It comes as no surprise that as Stanford Football has risen to the highest ranks in college football, the NFL has taken notice. While it wasn't long ago that the program was completely ignored by NFL scouts (not a single Stanford player was selected in either 2008 or '09 draft), things have changed in recent years.
Toby Gerhart, Jim Dray, and Erik Lorig were drafted in 2010, Sione Fua, Owen Marecic, Richard Sherman, and Ryan Whalen were chosen in 2011, and Andrew Luck, David DeCastro, Coby Fleener, and Jonathan Martin were all selected in the first 42 picks of last year's draft. We all know about the successes of Luck and Sherman, but it should be noted that all eleven of those players are still contributing members of NFL teams.
The Stanford presence in the NFL draft continued this weekend as Zach Ertz, Levine Toilolo, and Stepfan Taylor were all drafted, and other players quickly signed as undrafted free agents. I don't spend much time on this site discussing the success of Stanford players in the NFL, but the visibility of a school's alumni on Sundays certainly impacts the thought processes of high school athletes looking to play on Saturdays. Simply put, a touchdown pass from Luck to Fleener in 2013 will help Stanford almost as much as it did back in 2011.
Anyway, here's a look at Stanford's Draft Weekend Class of 2013. Check back in the coming days for a report on Cardinal players who have signed with NFL teams as undrafted free agents.
Zach Ertz -- Philadelphia Eagles, Round 2, Pick #35 overall
In case you're wondering whether or not Chip Kelly ever got over Ertz's acrobatic game-tying touchdown from last November, this pick might be the answer. With the second pick of the Kelly Regime, the Eagles went with Ertz , and it seems like a good fit. There are three other tight ends on the Philadelphia roster (including fellow alum, Evan Moore), but Ertz shouldn't have trouble finding playing time. He will be the biggest, fastest, and youngest tight end on the team, and all of that is good. Coming from the Stanford system, Ertz is obviously used to blocking, which will endear him to Kelly and the Philadelphia coaching staff as they work to implement Kelly's run-based spread offense, but he'll also emerge as a downfield threat. This is definitely a good spot for him.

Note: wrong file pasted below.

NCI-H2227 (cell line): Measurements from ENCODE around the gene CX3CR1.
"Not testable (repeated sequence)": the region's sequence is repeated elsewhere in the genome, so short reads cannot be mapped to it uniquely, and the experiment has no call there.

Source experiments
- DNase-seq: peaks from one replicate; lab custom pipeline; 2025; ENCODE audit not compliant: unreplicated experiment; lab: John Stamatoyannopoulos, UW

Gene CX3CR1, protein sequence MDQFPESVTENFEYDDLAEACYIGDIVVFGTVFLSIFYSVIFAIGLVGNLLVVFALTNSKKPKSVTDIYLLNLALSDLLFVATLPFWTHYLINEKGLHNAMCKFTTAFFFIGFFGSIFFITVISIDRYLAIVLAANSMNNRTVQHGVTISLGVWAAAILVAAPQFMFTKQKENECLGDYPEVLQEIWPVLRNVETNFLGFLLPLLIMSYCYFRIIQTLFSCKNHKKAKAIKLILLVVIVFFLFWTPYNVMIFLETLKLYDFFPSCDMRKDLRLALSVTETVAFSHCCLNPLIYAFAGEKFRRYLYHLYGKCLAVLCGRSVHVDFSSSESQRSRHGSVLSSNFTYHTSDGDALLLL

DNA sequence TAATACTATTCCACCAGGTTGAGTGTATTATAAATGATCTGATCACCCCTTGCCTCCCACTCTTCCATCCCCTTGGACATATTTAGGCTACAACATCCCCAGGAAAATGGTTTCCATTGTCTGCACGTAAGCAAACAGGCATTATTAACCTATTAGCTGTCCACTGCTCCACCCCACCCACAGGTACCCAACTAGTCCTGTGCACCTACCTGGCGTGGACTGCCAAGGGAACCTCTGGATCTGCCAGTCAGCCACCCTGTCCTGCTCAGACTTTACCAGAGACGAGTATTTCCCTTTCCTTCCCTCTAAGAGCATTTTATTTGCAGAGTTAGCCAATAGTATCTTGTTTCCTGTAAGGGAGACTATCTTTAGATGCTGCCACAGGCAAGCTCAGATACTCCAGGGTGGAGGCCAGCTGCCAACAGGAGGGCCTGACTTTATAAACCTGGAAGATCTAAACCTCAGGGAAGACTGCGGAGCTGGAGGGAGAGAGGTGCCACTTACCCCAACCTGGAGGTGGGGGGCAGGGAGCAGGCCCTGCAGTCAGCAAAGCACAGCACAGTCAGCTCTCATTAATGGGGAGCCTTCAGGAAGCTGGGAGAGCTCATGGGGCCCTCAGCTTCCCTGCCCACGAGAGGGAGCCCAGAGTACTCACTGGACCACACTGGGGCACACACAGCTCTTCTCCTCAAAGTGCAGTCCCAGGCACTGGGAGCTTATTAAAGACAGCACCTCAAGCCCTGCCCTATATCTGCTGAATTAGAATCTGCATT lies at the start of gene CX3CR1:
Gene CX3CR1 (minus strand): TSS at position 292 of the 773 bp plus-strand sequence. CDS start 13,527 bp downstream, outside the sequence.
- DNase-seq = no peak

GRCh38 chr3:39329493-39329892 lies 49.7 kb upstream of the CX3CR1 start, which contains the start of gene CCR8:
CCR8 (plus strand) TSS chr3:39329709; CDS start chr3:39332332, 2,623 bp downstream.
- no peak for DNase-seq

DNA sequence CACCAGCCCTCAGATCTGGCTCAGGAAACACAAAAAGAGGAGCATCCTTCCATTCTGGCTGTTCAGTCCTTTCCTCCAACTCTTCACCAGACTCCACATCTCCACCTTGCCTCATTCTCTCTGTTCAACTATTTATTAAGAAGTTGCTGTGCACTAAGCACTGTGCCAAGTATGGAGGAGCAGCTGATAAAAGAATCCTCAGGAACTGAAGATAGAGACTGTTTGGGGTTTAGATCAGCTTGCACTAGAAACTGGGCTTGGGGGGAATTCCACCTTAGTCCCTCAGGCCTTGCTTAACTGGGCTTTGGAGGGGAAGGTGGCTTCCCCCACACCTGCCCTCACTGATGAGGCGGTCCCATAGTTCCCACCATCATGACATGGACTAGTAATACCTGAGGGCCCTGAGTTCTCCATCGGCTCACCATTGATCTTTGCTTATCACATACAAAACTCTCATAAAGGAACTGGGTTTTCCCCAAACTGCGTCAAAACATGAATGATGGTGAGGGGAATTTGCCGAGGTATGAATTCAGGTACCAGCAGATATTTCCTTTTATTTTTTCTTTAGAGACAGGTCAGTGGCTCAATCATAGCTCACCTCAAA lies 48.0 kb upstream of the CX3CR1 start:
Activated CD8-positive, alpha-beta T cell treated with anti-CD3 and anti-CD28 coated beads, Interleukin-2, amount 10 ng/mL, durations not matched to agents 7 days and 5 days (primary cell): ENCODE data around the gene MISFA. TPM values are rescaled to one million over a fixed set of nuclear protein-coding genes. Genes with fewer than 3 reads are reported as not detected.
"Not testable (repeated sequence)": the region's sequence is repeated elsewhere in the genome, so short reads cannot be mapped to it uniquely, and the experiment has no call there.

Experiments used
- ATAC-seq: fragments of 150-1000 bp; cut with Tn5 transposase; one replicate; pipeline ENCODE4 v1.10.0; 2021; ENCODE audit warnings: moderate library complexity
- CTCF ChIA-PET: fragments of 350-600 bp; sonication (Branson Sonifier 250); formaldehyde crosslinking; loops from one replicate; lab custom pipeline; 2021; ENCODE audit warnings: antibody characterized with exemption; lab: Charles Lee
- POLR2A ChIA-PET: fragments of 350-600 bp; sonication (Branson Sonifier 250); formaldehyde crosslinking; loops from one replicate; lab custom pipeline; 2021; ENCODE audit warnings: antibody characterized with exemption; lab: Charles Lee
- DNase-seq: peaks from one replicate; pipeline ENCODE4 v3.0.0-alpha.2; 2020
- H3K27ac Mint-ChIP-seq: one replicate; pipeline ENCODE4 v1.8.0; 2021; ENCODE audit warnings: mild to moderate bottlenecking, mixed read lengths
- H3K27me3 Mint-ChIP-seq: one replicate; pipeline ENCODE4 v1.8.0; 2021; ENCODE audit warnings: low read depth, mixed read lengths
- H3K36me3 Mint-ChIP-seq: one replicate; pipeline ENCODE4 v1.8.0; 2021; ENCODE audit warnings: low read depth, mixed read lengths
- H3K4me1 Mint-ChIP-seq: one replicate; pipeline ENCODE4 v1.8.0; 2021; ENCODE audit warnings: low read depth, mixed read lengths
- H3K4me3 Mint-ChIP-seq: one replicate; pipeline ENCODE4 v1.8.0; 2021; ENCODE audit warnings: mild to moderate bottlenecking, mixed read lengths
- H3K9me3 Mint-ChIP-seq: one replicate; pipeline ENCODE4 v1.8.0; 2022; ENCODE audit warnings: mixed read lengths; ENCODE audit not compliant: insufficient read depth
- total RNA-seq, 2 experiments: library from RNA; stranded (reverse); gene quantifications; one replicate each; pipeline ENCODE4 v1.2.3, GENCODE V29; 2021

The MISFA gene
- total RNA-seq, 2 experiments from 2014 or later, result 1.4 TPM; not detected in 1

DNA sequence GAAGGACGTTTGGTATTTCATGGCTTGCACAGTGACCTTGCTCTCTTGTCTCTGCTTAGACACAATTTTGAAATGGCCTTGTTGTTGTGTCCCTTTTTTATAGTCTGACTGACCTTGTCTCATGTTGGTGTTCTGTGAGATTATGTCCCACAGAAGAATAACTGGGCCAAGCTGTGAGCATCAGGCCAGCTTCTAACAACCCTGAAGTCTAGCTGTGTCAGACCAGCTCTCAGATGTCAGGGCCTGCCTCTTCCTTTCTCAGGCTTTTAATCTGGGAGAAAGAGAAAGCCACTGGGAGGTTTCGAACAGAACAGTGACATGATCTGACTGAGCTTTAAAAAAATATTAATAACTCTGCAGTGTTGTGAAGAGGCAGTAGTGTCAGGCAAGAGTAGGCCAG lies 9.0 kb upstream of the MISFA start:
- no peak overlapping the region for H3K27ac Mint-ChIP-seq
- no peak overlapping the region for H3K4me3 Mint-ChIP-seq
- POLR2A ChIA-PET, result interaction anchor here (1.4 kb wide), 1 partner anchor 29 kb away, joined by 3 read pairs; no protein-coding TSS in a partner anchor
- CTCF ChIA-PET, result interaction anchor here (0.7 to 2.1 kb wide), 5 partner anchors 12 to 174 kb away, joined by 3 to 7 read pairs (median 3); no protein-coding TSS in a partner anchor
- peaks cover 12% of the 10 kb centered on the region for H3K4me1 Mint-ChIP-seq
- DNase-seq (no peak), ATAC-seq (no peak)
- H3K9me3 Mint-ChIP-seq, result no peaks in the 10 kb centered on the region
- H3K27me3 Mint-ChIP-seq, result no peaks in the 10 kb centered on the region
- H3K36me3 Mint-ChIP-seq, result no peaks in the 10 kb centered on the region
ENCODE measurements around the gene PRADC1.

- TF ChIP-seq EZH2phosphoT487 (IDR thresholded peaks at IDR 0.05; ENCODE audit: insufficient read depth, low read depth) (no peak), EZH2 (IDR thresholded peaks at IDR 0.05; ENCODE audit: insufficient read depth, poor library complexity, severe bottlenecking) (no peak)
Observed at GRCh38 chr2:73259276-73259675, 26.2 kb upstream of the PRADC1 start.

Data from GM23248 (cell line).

Levine Toilolo -- Atlanta Falcons, Round 4, Pick #133 overall
Any doubt that Stanford University is actually Tight End U? The second Cardinal tight end drafted landed in a great spot. At first glance, the competition might seem a bit tight. The Atlanta roster currently features six tight ends, but when you look closer you realize that only one of those guys matters. Future Hall of Famer Tony Gonzalez led all Atlanta receivers with 93 receptions, but the other four combined for just two. In this pass-heavy offense (615 passing attempts vs. 378 rushes) there will be plenty of balls to go around, and I'm guessing Toilolo will get a decent amount of targets. But even if he doesn't, even if he never sees the field on Sunday, he'll get to spend Monday through Saturday learning at the heel of the best tight end in NFL history. Sure, as a Cal alum Gonzalez might give Toilolo a little bit of grief, and yes, Toilolo will probably have to endure an extra dose of rookie hazing after Stanford's annual beat down of the Bears in November, but it will be worth it. In 2014 Toilolo will be the starting tight end, and another rookie will be carrying his bags.
Stepfan Taylor -- Arizona Cardinals, Round 5, Pick #140 overall
This year's draft was the confirmation of what people have been saying for a few years now. The NFL is a passing league. At first glance, it might seem odd that 139 players were chosen ahead of the Offensive MVP of the Rose Bowl and all-time leading rusher in Stanford history, but Taylor wasn't the only back to be passed over. Wisconsin's Montee Ball, the NCAA's all-time leading scorer and 2012 Doak Walker Award winner, wasn't selected until the end of the second round, and there wasn't a single running back chosen in Round 1 for the first time in fifty years. But none of that really matters for Taylor. He arrives on a weak team and when he arrives at minicamp in June and sits in his first running backs meeting, he'll look around and see less talent than he did in Palo Alto. Free agent signee Rashad Mendenhall will be the starter, but that's largely due to what he did from '09-'11 in Pittsburgh; last season he had only 51 carries in six games. The Cardinals' top returning runner is someone named William Powell, who had 60 carries for 217 yards. Because of all this, Taylor will definitely see the field and could emerge -- and have a long career -- as a third-down back. He was probably the best blocking halfback in the Pac-12, and Senior Bowl coaches raved about that ability during their practices. Combined with his pass-catching ability, that will be enough to separate him from a thin group of Arizona running backs.